Django Decapitated: On Shane McCrae’s BLOOD

Micah Bateman

Shane McCrae’s second full-length collection of poems, Blood (Noemi Press, 2013), adapts the sliding and stuttering syntax of his first collection, Mule, to narrate and lyricize gruesome slave narratives from America’s past. Actually McCrae gives voices to the wounds themselves from such narratives, assembling an otherworldly chorus of haunting grotesqueries. Whereas nineteenth-century abolitionist novels waged their battles largely on the grounds of sentiment, McCrae’s collection switches the arena to horror staged with graphic realism. Rather than demythologize the America we all know was founded on its original sin, McCrae repaints America’s creation myth. Like Athena springing from Zeus’s cleaved head, what if America was born from a bath of blood? This collection depicts its new genesis.

Blood begins with a first-person-plural souped up from his first collection, Mule, with different social stakes in its brazen grotesquerie:

500 men in uniforms in army
uniforms 500 slaves   / 500
niggers we happy we nigger
soldiers marched on New Orleans 

Mule begins in the intimate first-person plural—the "we" who divorce and marry in the first collection’s beginning sections—and crescendos into a singular instance at the beginning of its fourth section of the broader, social or political "we"—“We were      back then a problem…”—before it resolves into first person narratives. Blood starts right off with the "we" of a 500-man slave revolt: the 1811 German Coast Uprising.

The uprising is the largest slave revolt recorded in U.S. history. Though there were minimal white casualties, what began with a few dozen slaves on march to New Orleans ended with a roster of nearly 500 men. McCrae catches the beat and spirit of such a snowballing rebellion by the third line’s grotesquely happy dactyls, which resolve his initial Steinian stuttering into a swinging song uncanny in its ironized minstrelsy: “niggers we happy we nigger…” Already McCrae is revising the poetics of relief from his first collection whereby jolting repetition often opens out into musical or semantic release. In his first collection, the release into music or the completed thought often sounds beautiful: “In every sudden thing I look for you…” In his new collection, the release is bloody, devastating, and fatal. Take, for instance, the end of the poem “How To Recognize It”:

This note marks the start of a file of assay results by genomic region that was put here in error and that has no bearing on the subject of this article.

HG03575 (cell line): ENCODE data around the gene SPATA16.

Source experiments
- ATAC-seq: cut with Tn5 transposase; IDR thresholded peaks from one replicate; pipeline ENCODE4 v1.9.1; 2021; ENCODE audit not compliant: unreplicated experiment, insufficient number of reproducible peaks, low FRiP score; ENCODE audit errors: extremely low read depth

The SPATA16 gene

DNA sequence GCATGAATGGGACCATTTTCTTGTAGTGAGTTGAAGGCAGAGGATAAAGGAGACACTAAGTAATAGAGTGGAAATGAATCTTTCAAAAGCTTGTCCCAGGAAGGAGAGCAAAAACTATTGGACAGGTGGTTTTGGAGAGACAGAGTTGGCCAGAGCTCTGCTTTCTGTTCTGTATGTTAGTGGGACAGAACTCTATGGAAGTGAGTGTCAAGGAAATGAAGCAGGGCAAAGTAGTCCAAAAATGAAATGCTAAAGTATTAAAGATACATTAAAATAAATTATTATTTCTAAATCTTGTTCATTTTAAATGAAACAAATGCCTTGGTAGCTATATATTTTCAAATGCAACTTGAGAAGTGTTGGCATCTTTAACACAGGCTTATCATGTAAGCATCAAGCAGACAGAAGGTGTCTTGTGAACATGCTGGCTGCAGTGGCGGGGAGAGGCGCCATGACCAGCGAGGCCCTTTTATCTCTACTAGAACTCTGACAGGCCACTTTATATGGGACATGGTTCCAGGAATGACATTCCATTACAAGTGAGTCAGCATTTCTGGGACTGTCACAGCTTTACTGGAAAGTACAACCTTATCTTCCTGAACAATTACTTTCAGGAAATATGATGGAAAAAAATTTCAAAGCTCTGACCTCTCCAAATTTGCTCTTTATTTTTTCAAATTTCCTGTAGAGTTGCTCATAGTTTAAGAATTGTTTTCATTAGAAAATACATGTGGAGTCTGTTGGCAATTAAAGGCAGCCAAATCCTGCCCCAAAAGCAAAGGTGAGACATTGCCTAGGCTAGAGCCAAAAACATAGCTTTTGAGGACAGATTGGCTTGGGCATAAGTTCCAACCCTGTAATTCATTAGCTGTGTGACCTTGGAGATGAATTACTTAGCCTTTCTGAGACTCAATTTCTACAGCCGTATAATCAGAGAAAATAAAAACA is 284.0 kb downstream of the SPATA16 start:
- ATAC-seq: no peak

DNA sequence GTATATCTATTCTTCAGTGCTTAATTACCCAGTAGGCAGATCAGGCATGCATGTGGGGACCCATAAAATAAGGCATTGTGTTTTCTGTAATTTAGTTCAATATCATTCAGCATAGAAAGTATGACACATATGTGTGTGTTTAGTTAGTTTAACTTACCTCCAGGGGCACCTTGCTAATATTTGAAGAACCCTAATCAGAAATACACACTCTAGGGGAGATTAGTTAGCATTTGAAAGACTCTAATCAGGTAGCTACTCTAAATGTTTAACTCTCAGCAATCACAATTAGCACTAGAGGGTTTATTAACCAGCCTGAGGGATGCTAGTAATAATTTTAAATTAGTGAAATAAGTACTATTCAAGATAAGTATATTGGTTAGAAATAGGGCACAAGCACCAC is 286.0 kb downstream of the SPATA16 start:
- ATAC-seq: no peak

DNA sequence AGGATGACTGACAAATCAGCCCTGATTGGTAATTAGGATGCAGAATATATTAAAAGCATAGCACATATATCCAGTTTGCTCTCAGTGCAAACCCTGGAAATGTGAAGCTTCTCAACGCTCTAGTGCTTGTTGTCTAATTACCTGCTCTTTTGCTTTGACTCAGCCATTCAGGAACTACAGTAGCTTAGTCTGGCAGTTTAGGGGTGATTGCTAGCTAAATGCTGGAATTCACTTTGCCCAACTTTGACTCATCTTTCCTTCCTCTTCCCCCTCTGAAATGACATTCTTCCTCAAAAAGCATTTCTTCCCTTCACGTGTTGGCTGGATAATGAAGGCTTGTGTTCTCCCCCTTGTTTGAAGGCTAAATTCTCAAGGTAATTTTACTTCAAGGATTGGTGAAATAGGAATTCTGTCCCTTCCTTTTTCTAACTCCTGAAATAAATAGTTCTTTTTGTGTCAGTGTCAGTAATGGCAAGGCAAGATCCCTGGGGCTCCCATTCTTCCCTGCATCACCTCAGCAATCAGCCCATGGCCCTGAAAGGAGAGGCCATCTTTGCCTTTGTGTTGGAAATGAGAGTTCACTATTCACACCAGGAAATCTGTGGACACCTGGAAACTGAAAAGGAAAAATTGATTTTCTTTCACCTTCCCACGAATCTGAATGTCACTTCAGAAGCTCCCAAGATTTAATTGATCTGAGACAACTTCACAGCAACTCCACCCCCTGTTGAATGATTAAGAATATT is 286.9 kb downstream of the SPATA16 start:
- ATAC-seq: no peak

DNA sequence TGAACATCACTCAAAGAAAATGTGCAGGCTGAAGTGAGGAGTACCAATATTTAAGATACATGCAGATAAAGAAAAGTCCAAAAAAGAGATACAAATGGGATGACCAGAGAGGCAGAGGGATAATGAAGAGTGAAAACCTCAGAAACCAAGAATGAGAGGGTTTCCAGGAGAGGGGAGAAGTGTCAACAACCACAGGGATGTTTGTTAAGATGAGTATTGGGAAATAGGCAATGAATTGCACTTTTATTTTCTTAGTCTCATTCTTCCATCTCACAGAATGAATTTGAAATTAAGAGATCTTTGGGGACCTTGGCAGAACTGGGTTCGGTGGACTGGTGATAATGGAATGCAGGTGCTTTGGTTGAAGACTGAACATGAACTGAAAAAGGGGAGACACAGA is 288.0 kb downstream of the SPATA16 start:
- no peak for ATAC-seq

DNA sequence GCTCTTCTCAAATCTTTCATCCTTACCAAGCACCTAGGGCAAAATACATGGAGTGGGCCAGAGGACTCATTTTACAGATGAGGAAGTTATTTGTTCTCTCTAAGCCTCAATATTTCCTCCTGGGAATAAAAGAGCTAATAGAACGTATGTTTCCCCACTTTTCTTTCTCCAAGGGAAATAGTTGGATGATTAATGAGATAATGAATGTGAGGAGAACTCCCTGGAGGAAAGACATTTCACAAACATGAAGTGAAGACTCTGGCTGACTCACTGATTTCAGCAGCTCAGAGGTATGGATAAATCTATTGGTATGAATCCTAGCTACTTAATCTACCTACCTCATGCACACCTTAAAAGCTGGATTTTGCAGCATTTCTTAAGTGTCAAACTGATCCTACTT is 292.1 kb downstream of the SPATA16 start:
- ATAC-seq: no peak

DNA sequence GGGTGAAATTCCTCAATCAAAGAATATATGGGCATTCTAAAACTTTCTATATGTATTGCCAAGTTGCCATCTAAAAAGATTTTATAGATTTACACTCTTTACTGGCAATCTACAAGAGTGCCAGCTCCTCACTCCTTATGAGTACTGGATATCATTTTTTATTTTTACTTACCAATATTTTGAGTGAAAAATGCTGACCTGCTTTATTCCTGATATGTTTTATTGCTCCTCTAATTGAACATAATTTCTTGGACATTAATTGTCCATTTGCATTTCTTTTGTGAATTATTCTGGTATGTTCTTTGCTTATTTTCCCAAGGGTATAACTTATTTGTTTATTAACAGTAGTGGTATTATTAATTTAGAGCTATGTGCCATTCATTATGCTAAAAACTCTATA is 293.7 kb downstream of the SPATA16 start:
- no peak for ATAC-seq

Thinking of what he    did to me my
body what I knew he would
Do to Mary     to Priscilla cut     / Didn’t just cut 

and leave her body move
On to her sister     made     sure she was dead
I loved her     wanted her / Head to come off in my hands 

The stuttering of small repetends—“what… what,” “to… to,” “cut… cut,” “her… her… her… her”—punctuated by white space, line break notations, and actual line breaks, leads into the same uncanny, dactylic release as in the third line of the book: “Head to come off in my hands.” The first section’s leading poem, Mary, contains a similar "release":

 My first thought was     My baby’s sick / Wasn’t a thought
Wasn’t a thought my first thought     was I wasn’t / Was     I hadn’t but I couldn’t stop
After the first
Cut I couldn’t stop
I couldn’t stop / Hurting her because it hurt     I had to cut her head / All the way off 

One begins, after lines like these, to read every forward slash or each release as a kind of perversely merciful decapitation. This is to say that Blood delivers on its title from its gruesome subject matter of violent slave narratives to its poetics of musical or semantic release, which purchases said release with blood itself. It’s not only a symbolic blood—the signifier for African American lineage and heritage—but also a nearly hyperreal blood: the copious blood of a Tarantino film, say, though deployed as an antidote perhaps to last year’s Django Unchained.

Tarantino ironizes slave resentment in Django to present Jamie Foxx (Django) as a freed slave who bloodies up the plantation South with a Grendel-like zeal. His character’s seriocomic extravagance is the direct response to Calvin Candie’s (Leonardo DiCaprio) question, which articulates the film’s antithesis ad absurdum: “I spent my whole life here right here in Candyland, surrounded by black faces. And seeing them every day, day in day out, I only had one question. Why don't they kill us?” Candie goes on to exposit what amounts to a phrenological explanation of the slaves’ submission to white domination, but in the end, neither Candie nor any of his cohorts are spared Django’s wrath. It’s the singularly embodied wrath of slavery itself, set loose to incardinate the Western’s imagined black-and-white costume of the Antebellum South. Tarantino’s assumptions in Django are unpardonably offensive: that a slave rebellion had to be imagined in the mythology of Django’s character, and that without Tarantino’s revisionist intervention, there would be no therapeutic histories or narratives of African American mobilization or defiance (similar to Inglorious Basterds’ Holocaust Europe). Tarantino’s film speculates with exculpatory irony: If only there had been a Django… The perceived lack of historical, Antebellum slave heroes lend to Django’s massacres an orgasmic catharsis. It’s supposed to be as hysterical to watch Django slaughter scores of white slaveholders as it is to watch the Inglorious Bastards pump Hitler full of bullets.